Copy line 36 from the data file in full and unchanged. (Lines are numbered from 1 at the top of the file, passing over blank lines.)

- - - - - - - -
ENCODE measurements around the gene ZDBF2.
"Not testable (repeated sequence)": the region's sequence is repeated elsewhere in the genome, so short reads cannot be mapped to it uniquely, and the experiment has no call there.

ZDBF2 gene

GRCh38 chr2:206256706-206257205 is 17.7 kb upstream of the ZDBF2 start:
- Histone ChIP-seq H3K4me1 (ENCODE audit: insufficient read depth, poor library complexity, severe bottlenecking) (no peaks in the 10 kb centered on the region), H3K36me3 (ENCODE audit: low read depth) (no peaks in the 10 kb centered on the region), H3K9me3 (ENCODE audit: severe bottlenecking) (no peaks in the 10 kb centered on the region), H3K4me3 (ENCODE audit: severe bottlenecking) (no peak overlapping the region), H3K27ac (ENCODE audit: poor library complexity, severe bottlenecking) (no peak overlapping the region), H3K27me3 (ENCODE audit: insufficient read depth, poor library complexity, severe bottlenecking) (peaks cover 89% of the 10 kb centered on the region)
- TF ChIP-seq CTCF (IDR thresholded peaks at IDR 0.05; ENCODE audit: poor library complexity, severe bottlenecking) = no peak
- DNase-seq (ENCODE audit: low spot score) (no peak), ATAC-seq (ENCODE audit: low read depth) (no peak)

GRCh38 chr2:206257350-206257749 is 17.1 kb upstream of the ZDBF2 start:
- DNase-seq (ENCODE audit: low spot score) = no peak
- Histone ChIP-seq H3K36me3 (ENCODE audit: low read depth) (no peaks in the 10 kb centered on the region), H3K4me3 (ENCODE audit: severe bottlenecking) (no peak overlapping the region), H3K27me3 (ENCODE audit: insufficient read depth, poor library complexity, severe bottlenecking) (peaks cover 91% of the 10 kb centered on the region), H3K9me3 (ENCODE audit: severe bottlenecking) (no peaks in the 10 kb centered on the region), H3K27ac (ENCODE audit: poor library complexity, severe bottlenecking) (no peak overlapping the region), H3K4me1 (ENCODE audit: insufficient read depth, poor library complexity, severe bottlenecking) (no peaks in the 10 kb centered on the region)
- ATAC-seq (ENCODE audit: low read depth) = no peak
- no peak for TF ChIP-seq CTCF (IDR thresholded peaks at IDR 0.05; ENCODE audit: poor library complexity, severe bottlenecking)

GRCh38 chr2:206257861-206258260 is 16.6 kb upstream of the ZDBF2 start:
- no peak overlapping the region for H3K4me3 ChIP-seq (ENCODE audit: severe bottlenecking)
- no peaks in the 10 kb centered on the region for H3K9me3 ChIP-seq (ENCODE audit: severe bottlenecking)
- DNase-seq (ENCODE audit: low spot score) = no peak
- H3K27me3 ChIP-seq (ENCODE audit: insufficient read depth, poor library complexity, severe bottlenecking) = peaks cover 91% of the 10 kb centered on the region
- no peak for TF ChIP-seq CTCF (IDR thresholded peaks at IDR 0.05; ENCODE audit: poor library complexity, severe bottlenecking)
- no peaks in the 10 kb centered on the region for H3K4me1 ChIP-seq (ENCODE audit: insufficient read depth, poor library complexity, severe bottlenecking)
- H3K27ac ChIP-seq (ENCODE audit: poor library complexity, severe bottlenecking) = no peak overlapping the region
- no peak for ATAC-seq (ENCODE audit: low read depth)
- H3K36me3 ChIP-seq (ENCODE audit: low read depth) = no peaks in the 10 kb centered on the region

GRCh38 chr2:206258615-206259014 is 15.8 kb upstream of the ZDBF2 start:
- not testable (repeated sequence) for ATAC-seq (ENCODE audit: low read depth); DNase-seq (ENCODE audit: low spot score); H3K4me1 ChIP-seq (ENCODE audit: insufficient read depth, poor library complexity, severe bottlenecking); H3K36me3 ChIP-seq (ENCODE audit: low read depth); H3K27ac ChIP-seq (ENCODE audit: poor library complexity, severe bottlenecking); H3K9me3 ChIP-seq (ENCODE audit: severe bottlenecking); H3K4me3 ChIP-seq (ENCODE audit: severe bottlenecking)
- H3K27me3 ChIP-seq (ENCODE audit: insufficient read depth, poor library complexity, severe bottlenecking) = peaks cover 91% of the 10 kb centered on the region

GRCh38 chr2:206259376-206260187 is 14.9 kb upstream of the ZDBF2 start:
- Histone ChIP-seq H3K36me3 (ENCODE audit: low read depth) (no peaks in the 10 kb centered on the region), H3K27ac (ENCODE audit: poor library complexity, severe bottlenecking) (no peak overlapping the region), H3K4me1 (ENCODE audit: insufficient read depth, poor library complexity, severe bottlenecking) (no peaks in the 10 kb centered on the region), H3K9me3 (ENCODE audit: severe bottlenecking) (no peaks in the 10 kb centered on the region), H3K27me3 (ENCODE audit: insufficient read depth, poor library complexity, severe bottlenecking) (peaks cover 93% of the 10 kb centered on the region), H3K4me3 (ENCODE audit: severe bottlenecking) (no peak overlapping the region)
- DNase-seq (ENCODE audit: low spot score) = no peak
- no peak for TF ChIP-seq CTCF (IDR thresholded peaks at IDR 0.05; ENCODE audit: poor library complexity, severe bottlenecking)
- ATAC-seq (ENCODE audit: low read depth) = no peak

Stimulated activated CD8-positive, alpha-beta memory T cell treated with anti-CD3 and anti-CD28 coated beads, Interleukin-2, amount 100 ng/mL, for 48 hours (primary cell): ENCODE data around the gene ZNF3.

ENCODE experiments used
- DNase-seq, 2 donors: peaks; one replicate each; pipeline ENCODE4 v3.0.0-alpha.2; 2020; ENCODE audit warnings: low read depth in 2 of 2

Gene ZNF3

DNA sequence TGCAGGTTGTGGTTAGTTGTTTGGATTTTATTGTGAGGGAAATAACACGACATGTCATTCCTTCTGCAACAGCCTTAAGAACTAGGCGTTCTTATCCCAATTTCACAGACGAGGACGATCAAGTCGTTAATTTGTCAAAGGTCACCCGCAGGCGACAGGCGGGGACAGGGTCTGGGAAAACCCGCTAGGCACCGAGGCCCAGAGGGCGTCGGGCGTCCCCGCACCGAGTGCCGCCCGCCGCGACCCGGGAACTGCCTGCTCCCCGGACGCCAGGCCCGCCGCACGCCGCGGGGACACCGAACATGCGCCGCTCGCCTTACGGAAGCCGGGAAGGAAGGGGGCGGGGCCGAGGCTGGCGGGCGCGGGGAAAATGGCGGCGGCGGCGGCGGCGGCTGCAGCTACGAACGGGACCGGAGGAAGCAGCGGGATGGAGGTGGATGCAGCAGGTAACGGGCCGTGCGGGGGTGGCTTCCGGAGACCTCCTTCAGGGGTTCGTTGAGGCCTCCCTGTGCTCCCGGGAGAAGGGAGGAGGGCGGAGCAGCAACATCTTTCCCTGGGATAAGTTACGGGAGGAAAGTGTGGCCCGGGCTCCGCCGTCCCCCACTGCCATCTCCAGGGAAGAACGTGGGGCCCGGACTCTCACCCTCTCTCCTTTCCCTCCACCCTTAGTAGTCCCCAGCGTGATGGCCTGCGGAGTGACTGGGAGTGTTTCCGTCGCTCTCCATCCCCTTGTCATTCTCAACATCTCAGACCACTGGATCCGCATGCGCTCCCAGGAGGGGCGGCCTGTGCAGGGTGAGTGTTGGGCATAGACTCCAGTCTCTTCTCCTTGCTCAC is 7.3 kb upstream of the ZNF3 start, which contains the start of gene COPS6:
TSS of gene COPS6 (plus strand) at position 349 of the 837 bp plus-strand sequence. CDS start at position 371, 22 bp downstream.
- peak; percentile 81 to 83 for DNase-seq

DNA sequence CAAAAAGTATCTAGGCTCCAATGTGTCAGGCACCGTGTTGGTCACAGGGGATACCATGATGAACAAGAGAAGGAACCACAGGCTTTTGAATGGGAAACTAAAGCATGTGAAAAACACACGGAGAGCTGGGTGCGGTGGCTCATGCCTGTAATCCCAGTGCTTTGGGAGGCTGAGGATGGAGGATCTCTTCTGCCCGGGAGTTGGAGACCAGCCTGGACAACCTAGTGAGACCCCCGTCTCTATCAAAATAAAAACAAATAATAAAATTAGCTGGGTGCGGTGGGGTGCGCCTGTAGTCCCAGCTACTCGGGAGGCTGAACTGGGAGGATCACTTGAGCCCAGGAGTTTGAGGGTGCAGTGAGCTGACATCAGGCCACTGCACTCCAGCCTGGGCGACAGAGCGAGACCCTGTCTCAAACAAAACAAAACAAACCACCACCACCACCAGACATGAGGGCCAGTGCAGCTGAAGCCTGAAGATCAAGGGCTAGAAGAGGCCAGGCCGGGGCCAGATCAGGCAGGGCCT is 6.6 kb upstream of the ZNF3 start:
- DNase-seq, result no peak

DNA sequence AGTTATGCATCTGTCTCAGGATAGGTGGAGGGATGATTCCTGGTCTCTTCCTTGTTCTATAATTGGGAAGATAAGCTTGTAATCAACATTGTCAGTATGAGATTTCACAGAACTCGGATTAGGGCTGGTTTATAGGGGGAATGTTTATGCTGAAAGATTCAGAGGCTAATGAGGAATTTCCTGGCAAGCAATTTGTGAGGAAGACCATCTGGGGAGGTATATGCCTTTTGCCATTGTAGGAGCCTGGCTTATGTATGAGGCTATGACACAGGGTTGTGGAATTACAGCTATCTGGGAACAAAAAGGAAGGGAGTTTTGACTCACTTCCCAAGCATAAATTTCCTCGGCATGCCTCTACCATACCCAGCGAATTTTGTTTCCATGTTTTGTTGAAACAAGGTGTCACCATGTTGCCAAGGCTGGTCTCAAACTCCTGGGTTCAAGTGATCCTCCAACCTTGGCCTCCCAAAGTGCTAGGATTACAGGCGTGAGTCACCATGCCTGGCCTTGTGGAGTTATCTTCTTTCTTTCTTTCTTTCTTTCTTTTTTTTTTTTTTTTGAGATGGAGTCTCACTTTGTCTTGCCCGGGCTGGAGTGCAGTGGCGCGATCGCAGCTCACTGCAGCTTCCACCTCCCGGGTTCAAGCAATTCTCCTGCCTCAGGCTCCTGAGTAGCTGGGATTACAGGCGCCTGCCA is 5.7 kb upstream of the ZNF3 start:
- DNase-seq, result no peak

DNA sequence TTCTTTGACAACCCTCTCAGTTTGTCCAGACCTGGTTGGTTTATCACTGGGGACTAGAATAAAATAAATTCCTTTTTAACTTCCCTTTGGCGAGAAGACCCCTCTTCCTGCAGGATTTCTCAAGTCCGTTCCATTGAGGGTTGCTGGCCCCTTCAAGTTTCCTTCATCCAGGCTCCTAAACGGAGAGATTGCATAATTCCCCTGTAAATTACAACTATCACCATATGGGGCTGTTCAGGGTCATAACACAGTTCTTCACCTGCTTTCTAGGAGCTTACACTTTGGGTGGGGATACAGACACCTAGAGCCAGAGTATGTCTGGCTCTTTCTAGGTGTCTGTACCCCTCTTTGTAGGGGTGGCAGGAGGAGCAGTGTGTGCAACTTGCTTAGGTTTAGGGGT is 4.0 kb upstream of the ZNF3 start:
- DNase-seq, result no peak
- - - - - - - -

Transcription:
TSS of gene COPS6 (plus strand) at position 349 of the 837 bp plus-strand sequence. CDS start at position 371, 22 bp downstream.